Elizabeth Gorman is Associate Professor and Director of Graduate Studies in the Sociology Department at the University of Virginia. She earned her bachelor’s degree, magna cum laude, from Harvard University, and holds a J.D. from the University of Chicago and a Ph.D. in sociology from Harvard. Before beginning her graduate studies in sociology, she practiced law for five years in Washington, D.C. and New York City. Professor Gorman teaches courses at the undergraduate and graduate levels on organizations, work, gender, and quantitative methods.
Professor Gorman's research interests lie in the areas of organizations, work, professions, and gender and other bases of inequality. One current focus examines gender differences in mobility and attainment within organizations, with a special emphasis on professional settings. For example, her recent article in the American Journal of Sociology (with Julie Kmec) develops a theoretical framework for expecting that women’s promotion rates decline at higher organizational levels (the “glass ceiling” phenomenon) and applies the framework to empirical data on law firms. Another recent article in the Annual Review of Law and Social Science (with Fiona Kay) reviews and synthesizes the literature on women in the legal profession. She is currently guest-editing (with Rebecca Sandefur) a special issue of the journal Work and Occupations on professional work.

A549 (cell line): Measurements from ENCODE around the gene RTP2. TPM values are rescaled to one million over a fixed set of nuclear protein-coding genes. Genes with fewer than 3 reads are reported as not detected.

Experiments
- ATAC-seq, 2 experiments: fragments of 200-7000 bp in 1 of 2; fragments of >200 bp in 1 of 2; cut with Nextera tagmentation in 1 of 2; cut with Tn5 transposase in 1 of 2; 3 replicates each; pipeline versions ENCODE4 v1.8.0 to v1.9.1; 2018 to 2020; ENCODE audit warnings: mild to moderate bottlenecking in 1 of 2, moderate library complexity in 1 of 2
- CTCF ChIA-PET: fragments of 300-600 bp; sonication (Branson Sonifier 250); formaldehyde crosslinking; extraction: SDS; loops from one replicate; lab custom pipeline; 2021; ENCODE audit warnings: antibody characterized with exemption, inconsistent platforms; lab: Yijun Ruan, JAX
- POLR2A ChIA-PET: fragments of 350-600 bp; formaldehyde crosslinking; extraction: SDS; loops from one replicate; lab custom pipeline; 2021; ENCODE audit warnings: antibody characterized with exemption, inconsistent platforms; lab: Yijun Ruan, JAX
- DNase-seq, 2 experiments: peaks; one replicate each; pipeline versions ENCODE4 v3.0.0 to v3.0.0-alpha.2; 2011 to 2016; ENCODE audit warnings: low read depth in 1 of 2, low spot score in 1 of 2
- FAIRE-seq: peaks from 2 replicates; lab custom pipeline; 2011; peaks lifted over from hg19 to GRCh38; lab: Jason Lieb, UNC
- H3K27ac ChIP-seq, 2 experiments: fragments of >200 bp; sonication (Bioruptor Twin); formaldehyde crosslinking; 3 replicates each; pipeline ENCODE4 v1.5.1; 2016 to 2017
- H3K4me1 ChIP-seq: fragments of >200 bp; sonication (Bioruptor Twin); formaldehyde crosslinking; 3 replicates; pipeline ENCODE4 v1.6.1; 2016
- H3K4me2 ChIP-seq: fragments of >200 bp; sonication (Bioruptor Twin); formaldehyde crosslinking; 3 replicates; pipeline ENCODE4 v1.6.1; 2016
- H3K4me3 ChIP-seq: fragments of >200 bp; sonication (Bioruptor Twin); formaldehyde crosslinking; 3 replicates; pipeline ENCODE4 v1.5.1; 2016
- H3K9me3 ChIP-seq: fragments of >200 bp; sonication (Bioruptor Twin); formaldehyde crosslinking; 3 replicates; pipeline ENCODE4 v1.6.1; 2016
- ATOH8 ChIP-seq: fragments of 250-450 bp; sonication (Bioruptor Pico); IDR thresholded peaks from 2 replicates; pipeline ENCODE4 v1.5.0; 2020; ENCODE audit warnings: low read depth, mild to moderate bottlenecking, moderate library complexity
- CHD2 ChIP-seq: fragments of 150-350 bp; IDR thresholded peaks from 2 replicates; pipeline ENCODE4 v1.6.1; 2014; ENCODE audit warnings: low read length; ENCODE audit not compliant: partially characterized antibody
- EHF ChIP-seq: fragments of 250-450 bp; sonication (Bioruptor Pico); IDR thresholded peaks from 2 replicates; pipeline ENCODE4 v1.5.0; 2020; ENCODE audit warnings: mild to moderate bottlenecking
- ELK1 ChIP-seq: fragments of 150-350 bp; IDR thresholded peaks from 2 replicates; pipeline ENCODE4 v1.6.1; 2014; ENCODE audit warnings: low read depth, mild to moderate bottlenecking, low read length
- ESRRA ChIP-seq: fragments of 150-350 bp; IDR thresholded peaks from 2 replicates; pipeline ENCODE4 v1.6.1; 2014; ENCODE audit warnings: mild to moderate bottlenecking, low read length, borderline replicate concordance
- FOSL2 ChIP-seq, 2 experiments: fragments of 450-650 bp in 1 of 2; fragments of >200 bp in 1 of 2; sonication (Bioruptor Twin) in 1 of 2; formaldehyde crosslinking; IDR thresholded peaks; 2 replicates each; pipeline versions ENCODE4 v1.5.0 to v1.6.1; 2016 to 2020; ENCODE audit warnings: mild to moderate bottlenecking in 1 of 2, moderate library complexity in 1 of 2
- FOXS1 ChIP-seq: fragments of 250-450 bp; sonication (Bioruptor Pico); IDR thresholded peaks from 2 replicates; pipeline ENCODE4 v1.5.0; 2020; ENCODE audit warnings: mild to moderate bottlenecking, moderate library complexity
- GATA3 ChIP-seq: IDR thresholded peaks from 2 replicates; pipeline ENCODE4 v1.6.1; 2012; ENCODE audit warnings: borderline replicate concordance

A second stream of Professor Gorman’s research investigates gender and family-based differences in work-related behavior and attitudes. A recent study in Gender & Society (with Julie Kmec) shows that, in both Britain and the United States, women report that their jobs require greater effort than men say their jobs do. This effect is not explained by either job characteristics or family demands—suggesting that either employers impose higher standards on women or women impose higher standards on themselves (or both). A companion paper in Work and Occupations finds that women engage in more discretionary effort (over and above what is required) than men do in Britain, but no gender difference in discretionary effort in the United States.